Transportation and other responders work together regularly in planning for emergencies and practice those plans in joint exercises. Transportation is prepared for its role and to deliver its capabilities, which are well understood by all.

During and following an Emergency

Transportation is there at the incident scene, in the Transportation Management Center, and at the Emergency Operations Center. They are prepared - trained and equipped, and able to communicate. They are participating as an equal with other responders.

The Vision in Detail


  • Transportation Agency Plans
    • The transportation agency has a plan, and follows it.
    • It addresses both response and recovery.
    • It is current and complete.
    • It includes the types of threats we are now likely to face, including biological, chemical, and radiological.
    • They have exercised using it.
    • It reflects the available resources; they know where to find these and how to use them. These resources include:
      • Personnel
      • Assets
      • Personal protective equipment
      • Supplies
    • It includes actions at every level in the Homeland Security Advisory System.
    • It includes pre-planned alternate routes around all major assets and choke points.
  • Regional Emergency Management Plans
    • Transportation is reflected appropriately in the regional emergency management plan.


  • ITS
    • Agencies have ITS well integrated into their response and recovery plans.
    • Agencies have measures in place to protect their intelligent infrastructure.
    • Partner agencies understand transportation's ITS capabilities.
    • ITS information is shared with emergency management partner agencies.
    • Agency ITS is effectively integrated with other emergency management systems, such as plume and dispersal models.
  • Communications Interoperability
    • Agencies are able to communicate internally and with response/recovery partners through workarounds in the short term.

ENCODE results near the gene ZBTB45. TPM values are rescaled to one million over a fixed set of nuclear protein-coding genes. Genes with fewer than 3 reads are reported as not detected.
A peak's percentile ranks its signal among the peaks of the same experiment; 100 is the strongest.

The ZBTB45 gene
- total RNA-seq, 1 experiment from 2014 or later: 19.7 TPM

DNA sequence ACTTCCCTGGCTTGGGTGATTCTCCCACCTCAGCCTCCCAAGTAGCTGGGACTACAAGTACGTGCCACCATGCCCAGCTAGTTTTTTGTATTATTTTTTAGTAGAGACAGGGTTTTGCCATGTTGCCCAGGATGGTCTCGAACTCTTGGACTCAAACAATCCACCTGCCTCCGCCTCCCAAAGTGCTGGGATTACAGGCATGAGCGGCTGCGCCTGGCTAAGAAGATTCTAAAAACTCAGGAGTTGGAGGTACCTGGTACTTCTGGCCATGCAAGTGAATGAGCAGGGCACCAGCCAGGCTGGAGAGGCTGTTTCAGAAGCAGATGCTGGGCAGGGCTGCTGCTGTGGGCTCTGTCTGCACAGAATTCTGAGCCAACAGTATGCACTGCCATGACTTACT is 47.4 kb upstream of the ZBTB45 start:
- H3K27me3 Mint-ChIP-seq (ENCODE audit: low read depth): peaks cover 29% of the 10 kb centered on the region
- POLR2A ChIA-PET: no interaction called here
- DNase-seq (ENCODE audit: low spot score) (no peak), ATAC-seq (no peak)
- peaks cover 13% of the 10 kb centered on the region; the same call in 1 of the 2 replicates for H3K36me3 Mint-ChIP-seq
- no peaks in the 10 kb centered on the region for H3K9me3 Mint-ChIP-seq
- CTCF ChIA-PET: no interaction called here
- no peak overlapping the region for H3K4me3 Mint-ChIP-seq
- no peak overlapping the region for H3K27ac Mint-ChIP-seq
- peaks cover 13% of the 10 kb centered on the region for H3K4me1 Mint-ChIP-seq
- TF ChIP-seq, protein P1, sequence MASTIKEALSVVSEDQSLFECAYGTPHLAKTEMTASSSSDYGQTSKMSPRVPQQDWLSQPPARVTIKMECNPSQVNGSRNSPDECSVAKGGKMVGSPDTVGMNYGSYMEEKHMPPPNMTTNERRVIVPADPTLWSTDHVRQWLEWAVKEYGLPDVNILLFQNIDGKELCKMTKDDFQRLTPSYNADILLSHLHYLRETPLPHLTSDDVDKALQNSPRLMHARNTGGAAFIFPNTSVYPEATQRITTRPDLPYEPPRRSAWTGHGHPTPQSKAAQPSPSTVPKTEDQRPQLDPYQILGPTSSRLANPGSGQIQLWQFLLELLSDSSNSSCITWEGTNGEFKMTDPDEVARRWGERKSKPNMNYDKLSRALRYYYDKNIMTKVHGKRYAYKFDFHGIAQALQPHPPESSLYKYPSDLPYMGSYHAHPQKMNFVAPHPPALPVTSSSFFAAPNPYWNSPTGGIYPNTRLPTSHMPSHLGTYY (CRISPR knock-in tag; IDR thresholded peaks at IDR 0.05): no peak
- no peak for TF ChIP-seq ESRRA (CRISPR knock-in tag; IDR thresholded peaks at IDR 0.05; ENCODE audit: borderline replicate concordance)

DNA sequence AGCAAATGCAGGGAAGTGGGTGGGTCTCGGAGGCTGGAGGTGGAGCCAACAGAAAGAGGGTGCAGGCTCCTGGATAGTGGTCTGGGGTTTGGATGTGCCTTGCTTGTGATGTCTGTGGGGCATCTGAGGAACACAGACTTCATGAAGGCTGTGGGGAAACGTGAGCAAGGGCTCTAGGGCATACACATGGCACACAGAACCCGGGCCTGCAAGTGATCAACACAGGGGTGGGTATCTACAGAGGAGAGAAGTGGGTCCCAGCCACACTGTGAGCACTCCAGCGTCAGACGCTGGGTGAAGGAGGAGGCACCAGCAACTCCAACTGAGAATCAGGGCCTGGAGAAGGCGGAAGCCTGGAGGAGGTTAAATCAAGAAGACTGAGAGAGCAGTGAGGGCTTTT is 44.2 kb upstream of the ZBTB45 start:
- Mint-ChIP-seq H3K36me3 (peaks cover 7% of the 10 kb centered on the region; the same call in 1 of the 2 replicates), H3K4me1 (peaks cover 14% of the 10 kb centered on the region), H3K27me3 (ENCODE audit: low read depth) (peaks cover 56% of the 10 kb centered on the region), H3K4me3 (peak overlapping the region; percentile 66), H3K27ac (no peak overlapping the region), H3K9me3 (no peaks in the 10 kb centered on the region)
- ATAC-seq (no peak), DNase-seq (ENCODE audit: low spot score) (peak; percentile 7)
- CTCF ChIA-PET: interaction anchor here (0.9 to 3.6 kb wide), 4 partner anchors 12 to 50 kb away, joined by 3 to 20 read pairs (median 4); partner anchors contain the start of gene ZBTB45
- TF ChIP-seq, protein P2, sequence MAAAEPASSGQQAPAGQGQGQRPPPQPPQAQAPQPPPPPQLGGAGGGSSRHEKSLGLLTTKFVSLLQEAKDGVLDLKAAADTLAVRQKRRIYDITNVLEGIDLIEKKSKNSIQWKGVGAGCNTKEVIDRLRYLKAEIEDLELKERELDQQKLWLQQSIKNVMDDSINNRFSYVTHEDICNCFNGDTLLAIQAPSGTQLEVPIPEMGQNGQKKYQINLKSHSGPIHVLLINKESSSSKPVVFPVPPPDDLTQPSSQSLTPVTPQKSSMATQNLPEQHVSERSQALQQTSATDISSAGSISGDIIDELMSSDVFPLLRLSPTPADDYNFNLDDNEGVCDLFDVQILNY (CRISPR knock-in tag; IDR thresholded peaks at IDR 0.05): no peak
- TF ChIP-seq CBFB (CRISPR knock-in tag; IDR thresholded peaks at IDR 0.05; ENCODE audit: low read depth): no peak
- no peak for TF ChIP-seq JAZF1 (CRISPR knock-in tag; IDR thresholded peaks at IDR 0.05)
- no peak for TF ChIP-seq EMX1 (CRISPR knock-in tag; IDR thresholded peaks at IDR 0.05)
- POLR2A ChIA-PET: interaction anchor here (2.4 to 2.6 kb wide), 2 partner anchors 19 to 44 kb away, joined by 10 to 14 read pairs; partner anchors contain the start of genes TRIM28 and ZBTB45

• Agencies have a long term plan for more permanent interoperability.
  • Tools
    • The agency has tools to assist it in conducting evacuations and other response activities in real time, such as flow modeling and redistribution.
    • These tools are effectively integrated with the agency's traffic management systems and information.
  • Incident Command System (ICS)/Unified Command System (UCS)
    • Transportation agencies understand ICS and UCS, and know how to operate in this environment.
  • Support
    • The agency has modified its support contracts to specifically address how contractors will assist in dealing with response to and recovery from acts of terror.
    • The agency has addressed how to work effectively with those agencies upon whom it will call for mutual aid.
  • Communication
    • The agency knows how to share information with the public during and following emergencies, and what information to share.
    • The agency knows what information it needs to provide to emergency management agencies to include with the other information being provided to the public


For a listing of Emergency Transportation Operations publications, please visit the Office Of Operations' Publications Web page.

Contact Us

For more information, please contact:

Kimberly C. Vásconez, M.P.I.A.
Team Leader, Emergency Transportation Operations
Office of Operations, Federal Highway Administration
Department of Transportation

Office of Operations